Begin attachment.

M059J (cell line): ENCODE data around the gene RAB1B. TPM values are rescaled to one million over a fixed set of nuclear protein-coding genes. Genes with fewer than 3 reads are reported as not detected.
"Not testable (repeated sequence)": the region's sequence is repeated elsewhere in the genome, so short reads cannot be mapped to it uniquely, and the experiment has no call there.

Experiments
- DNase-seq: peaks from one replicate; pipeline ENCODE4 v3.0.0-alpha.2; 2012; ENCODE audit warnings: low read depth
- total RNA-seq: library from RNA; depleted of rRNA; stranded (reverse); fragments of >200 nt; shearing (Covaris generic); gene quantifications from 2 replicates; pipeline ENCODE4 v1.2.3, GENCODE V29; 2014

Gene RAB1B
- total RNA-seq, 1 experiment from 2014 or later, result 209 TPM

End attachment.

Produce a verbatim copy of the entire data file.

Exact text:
M059J (cell line): ENCODE data around the gene RAB1B. TPM values are rescaled to one million over a fixed set of nuclear protein-coding genes. Genes with fewer than 3 reads are reported as not detected.
"Not testable (repeated sequence)": the region's sequence is repeated elsewhere in the genome, so short reads cannot be mapped to it uniquely, and the experiment has no call there.

Experiments
- DNase-seq: peaks from one replicate; pipeline ENCODE4 v3.0.0-alpha.2; 2012; ENCODE audit warnings: low read depth
- total RNA-seq: library from RNA; depleted of rRNA; stranded (reverse); fragments of >200 nt; shearing (Covaris generic); gene quantifications from 2 replicates; pipeline ENCODE4 v1.2.3, GENCODE V29; 2014

Gene RAB1B
- total RNA-seq, 1 experiment from 2014 or later, result 209 TPM